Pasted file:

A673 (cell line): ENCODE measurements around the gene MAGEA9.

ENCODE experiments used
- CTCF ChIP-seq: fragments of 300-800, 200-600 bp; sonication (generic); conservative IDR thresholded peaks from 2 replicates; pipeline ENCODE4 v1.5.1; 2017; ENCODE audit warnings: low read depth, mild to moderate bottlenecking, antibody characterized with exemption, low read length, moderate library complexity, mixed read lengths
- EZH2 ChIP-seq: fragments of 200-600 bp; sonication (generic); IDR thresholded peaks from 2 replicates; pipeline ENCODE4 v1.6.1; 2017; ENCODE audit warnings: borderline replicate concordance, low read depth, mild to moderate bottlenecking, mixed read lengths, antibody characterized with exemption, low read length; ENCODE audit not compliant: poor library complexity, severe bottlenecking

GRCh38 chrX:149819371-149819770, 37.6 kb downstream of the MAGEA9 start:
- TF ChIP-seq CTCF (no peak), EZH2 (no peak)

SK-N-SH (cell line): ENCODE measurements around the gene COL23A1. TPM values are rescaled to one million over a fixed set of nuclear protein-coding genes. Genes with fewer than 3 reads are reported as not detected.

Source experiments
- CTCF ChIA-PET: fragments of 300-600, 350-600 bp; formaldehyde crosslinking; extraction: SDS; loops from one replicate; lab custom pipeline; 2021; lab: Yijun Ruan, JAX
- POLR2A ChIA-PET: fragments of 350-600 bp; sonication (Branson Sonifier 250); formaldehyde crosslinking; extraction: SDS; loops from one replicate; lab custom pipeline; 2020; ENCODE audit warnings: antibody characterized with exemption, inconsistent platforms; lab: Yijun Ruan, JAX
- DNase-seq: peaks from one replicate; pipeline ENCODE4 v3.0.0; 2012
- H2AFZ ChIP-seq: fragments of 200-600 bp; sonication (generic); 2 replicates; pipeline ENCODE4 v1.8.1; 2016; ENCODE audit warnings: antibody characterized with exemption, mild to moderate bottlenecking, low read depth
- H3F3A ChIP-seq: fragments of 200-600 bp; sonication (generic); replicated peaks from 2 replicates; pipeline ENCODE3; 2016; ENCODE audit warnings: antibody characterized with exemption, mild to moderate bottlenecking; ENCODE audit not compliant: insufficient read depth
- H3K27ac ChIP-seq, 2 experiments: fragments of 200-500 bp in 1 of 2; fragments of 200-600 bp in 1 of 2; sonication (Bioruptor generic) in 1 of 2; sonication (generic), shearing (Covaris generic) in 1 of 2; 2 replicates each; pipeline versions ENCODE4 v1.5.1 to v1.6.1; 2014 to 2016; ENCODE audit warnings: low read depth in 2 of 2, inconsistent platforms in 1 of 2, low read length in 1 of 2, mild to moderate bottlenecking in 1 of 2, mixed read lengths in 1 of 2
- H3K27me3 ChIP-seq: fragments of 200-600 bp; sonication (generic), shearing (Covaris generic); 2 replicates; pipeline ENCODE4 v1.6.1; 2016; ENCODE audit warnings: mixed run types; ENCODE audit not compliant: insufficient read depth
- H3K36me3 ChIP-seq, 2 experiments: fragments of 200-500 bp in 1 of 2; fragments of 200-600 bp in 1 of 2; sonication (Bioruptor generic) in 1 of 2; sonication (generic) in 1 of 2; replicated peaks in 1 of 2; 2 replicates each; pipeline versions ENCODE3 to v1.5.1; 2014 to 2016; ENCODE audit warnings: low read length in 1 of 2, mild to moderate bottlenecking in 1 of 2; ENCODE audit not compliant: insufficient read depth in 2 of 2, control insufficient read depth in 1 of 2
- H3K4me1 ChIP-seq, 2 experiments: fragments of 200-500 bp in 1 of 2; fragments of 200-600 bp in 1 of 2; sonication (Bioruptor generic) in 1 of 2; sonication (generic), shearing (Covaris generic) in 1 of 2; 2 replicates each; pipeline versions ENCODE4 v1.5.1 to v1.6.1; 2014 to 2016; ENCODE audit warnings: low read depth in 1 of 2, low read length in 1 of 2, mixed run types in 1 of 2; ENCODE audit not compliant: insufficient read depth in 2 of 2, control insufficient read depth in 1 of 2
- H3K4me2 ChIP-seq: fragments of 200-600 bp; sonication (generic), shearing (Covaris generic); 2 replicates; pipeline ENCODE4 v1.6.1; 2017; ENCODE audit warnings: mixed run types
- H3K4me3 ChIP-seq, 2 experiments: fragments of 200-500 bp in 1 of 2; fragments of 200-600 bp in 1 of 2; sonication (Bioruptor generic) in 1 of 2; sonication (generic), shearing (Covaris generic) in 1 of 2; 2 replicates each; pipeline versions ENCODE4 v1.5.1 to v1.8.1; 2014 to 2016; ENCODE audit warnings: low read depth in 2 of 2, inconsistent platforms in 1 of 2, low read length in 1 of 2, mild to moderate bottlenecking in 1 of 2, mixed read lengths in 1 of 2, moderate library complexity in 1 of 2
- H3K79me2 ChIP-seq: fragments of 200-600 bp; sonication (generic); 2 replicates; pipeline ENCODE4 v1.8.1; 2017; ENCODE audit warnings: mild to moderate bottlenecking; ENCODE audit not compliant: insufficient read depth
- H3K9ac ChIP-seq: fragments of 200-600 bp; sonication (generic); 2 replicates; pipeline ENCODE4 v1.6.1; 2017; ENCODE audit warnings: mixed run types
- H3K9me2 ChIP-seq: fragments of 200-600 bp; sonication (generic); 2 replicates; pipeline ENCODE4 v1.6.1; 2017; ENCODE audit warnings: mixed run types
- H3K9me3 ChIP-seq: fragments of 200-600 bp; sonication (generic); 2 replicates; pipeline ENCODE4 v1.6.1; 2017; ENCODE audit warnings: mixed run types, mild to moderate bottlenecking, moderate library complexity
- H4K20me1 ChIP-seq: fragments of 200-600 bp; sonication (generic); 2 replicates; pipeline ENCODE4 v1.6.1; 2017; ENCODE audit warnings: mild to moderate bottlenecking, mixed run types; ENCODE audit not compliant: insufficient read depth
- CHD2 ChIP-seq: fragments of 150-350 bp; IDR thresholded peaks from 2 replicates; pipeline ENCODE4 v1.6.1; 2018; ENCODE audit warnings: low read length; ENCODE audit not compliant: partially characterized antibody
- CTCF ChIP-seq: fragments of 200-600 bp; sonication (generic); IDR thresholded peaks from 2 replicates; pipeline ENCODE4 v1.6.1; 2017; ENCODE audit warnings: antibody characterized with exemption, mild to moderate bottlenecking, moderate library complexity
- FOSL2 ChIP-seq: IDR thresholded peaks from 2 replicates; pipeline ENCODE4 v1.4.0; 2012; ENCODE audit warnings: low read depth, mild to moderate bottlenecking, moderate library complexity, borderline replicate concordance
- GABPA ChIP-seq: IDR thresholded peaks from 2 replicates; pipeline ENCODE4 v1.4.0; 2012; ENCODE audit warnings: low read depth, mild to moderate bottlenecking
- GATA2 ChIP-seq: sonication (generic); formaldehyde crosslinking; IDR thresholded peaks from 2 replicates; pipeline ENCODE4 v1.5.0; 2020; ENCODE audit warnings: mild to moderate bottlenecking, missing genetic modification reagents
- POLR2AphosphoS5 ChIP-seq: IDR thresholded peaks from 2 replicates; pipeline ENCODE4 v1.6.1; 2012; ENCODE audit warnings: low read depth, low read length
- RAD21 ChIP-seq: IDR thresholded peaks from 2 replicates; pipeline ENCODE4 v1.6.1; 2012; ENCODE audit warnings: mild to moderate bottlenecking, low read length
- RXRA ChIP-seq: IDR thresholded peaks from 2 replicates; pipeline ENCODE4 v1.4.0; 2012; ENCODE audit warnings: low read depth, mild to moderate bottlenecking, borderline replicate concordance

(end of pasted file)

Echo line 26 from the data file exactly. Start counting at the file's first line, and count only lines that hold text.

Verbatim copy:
- CTCF ChIP-seq: fragments of 200-600 bp; sonication (generic); IDR thresholded peaks from 2 replicates; pipeline ENCODE4 v1.6.1; 2017; ENCODE audit warnings: antibody characterized with exemption, mild to moderate bottlenecking, moderate library complexity